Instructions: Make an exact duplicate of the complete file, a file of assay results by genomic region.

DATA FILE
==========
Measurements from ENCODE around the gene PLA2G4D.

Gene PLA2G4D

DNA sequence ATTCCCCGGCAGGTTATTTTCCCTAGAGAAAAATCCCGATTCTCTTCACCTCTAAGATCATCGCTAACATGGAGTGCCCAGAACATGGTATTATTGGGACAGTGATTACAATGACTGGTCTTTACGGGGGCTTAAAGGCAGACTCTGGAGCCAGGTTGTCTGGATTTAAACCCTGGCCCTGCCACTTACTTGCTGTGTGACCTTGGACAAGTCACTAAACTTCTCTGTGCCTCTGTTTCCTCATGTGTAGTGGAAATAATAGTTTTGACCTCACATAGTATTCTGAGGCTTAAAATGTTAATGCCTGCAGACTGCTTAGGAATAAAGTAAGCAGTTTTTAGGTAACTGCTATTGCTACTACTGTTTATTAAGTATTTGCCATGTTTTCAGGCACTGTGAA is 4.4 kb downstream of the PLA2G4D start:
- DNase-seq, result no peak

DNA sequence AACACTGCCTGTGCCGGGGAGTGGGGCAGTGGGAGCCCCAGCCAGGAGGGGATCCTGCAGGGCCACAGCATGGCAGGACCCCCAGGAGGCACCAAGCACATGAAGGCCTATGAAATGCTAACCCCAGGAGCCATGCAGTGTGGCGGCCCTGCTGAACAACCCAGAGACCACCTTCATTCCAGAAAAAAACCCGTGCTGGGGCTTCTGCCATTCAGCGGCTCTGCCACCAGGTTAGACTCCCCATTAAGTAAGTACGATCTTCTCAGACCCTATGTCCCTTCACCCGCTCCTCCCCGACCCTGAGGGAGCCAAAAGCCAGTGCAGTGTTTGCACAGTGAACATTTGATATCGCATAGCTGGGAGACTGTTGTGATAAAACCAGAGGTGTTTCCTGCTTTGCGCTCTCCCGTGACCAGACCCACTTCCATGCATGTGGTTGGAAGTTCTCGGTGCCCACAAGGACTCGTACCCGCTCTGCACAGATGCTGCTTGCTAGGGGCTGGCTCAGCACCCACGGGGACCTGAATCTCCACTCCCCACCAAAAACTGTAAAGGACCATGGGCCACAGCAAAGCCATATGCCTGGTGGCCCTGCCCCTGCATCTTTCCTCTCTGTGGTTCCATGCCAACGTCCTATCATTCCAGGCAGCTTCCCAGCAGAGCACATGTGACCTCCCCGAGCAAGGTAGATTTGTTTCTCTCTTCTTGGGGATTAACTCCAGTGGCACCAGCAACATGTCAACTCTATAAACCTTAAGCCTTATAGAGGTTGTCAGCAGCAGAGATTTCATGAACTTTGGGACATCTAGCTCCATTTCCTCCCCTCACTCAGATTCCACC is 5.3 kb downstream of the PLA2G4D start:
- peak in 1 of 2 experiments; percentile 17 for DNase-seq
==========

Measurements from ENCODE around the gene PLA2G4D.

Gene PLA2G4D

DNA sequence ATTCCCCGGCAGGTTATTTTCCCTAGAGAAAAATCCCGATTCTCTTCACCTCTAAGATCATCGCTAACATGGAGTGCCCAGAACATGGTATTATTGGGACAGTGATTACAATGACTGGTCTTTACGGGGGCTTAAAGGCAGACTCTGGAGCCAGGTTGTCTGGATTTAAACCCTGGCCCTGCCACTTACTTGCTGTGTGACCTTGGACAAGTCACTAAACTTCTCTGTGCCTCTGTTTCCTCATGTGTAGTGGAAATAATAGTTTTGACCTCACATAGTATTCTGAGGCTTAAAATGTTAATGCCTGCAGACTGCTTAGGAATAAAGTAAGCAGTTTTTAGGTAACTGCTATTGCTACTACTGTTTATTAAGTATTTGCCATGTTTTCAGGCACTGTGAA is 4.4 kb downstream of the PLA2G4D start:
- DNase-seq, result no peak

DNA sequence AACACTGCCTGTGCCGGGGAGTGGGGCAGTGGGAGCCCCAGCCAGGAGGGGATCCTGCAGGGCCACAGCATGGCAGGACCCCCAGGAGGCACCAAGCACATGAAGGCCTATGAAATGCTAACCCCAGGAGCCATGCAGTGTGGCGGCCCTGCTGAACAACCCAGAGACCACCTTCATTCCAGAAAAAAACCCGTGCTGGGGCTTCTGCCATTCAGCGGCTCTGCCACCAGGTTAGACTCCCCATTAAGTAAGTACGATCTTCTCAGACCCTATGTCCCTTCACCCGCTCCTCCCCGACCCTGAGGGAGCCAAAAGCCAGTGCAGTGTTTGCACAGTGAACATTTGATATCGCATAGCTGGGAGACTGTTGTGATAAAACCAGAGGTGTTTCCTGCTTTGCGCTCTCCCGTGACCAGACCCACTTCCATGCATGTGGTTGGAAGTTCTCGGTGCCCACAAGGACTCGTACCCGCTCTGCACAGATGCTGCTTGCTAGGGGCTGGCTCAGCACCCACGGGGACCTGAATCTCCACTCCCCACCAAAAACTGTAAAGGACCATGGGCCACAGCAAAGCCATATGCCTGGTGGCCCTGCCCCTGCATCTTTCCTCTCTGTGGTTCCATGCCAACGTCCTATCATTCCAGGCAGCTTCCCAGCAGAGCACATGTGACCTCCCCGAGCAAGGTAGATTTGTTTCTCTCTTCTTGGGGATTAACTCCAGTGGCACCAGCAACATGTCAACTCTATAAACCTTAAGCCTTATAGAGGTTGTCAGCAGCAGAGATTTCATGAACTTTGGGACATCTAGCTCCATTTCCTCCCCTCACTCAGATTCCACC is 5.3 kb downstream of the PLA2G4D start:
- peak in 1 of 2 experiments; percentile 17 for DNase-seq